This made me think of the amazing photos of H St NE by Joseph Young and his commentary about disinvestment, today's forms of white segregation (and opportunity hoarding), displacement, and anti-gentrification protests. His photo essay is worth going through slowly and reading carefully. 

Thursday, January 3, 2019

Gentrification on Capitol Hill Revisited

The wonderful archivists at GWU Special Collections have posted online Anita Rechler's fascinating MA thesis: https://scholarspace.library.gwu.edu/etd/5h73pw42p (Click this link, scroll to the bottom, under Actions click Select an Action and choose Download).

Below is my discussion of the thesis when I read it in Special Collections in 2011. Remember Anita Rechler is talking about changes on Capitol Hill over 44 years ago.

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In her fascinating 1974 M.A. thesis on the Capitol Hill renovation movement, Anita Rechler finds that, while DC and Ward 6 population declined from 1960 to 1970, the number of households actually increased. This shift resulted from:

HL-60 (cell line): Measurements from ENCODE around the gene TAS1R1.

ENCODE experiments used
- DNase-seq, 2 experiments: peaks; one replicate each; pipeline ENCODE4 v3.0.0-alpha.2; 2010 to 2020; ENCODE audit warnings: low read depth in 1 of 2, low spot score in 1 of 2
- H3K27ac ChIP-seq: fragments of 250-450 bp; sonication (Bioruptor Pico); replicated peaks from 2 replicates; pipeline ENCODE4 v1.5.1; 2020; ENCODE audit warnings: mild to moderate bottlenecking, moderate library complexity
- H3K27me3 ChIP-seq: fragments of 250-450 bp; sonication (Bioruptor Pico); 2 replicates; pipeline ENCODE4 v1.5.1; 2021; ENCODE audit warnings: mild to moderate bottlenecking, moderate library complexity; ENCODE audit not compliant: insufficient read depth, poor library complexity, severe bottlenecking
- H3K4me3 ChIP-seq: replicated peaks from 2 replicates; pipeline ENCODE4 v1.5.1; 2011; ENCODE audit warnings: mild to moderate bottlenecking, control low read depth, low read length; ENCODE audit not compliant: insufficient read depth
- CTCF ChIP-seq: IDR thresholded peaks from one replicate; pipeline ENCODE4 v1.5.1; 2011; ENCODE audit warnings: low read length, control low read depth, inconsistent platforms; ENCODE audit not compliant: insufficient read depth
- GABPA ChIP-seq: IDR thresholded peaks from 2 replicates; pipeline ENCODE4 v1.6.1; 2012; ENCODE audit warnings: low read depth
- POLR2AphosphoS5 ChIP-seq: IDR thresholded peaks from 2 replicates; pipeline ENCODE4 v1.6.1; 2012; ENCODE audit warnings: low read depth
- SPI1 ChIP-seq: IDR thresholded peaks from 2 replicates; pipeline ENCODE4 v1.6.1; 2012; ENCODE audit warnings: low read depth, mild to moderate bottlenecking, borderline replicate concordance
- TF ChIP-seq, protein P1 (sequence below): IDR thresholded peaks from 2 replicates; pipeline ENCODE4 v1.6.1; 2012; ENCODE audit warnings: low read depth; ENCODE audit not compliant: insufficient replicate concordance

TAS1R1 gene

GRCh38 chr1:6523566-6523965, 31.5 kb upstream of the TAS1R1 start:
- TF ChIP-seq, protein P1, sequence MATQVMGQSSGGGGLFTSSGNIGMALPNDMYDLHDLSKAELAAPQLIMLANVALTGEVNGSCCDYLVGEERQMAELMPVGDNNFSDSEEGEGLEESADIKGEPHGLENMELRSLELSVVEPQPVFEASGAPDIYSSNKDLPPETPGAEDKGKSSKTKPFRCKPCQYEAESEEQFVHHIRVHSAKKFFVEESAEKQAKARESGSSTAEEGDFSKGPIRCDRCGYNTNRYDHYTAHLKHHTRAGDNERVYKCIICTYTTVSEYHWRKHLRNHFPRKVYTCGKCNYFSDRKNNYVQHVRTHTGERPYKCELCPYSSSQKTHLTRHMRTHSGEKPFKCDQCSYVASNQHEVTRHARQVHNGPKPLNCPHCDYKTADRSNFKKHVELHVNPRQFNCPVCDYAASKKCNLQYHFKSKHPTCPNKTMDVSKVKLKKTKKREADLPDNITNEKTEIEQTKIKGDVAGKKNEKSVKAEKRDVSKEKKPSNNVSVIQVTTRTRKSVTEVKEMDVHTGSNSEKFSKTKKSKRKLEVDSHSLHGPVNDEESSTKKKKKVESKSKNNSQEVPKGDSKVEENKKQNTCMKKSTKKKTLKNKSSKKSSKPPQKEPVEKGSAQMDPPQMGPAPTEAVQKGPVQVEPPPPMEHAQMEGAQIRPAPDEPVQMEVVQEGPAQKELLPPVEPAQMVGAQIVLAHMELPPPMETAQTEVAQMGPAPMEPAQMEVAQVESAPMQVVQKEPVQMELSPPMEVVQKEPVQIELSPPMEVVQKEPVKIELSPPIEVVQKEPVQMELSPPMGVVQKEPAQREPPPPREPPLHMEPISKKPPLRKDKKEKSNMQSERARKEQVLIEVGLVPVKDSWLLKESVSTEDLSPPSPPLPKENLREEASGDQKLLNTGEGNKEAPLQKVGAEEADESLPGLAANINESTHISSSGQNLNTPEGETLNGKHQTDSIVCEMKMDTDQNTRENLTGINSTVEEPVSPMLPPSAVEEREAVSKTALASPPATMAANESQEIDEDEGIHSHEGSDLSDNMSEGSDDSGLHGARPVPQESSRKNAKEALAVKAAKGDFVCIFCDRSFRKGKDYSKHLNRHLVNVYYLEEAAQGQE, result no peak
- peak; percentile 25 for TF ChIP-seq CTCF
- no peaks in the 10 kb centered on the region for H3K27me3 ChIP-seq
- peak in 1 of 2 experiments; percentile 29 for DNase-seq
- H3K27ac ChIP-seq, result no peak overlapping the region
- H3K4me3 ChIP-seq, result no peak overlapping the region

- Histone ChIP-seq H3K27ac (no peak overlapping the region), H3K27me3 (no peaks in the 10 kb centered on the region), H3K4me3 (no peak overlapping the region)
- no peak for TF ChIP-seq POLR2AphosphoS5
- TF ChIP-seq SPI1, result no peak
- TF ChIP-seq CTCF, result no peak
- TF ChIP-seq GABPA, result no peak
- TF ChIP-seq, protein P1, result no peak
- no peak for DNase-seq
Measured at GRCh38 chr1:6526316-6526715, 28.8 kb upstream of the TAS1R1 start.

• the renovation movement, which began even by the late 1940s and attracted white, young professionals often with no children.
  • the movement of white families with children to the suburbs (since 1920) and to predominantly white areas elsewhere in DC, which increased after the 1954 court ruling desegregating schools. The change was quite abrupt. As I found in my own research, in 1954 when integration began, the Stanton Elementary School in Ward 8 had a 100% white student population; by 1960 it had 75% African American and 25% white students.
Using Census data and real estate transactions in the Lusk Real Estate Directory, Rechler examines the changes across the Hill between 1960 and 1970. In this map of 1970, the purple-blue are areas with many renovations (Restoration area), while the light blue are transitional areas with fewer, though numerous renovations (Transition area) and the yellow areas have few renovations (Unrestored area).